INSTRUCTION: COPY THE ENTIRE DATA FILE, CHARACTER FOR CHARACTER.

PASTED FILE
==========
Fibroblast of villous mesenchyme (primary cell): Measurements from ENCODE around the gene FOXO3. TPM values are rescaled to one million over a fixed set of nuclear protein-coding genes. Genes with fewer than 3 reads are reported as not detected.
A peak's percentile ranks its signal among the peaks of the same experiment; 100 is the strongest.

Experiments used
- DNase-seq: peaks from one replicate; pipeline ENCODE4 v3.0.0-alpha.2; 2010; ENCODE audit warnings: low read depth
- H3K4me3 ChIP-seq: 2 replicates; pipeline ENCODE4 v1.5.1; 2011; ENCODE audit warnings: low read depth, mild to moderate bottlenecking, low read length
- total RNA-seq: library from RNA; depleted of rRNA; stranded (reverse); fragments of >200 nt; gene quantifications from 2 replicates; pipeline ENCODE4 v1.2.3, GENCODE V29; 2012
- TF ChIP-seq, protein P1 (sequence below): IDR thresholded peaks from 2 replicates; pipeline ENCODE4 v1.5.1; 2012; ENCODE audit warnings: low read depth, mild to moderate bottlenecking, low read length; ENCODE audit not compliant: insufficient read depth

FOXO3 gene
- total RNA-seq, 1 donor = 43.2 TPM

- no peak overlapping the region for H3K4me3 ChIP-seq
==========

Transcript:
Fibroblast of villous mesenchyme (primary cell): Measurements from ENCODE around the gene FOXO3. TPM values are rescaled to one million over a fixed set of nuclear protein-coding genes. Genes with fewer than 3 reads are reported as not detected.
A peak's percentile ranks its signal among the peaks of the same experiment; 100 is the strongest.

Experiments used
- DNase-seq: peaks from one replicate; pipeline ENCODE4 v3.0.0-alpha.2; 2010; ENCODE audit warnings: low read depth
- H3K4me3 ChIP-seq: 2 replicates; pipeline ENCODE4 v1.5.1; 2011; ENCODE audit warnings: low read depth, mild to moderate bottlenecking, low read length
- total RNA-seq: library from RNA; depleted of rRNA; stranded (reverse); fragments of >200 nt; gene quantifications from 2 replicates; pipeline ENCODE4 v1.2.3, GENCODE V29; 2012
- TF ChIP-seq, protein P1 (sequence below): IDR thresholded peaks from 2 replicates; pipeline ENCODE4 v1.5.1; 2012; ENCODE audit warnings: low read depth, mild to moderate bottlenecking, low read length; ENCODE audit not compliant: insufficient read depth

FOXO3 gene
- total RNA-seq, 1 donor = 43.2 TPM

- no peak overlapping the region for H3K4me3 ChIP-seq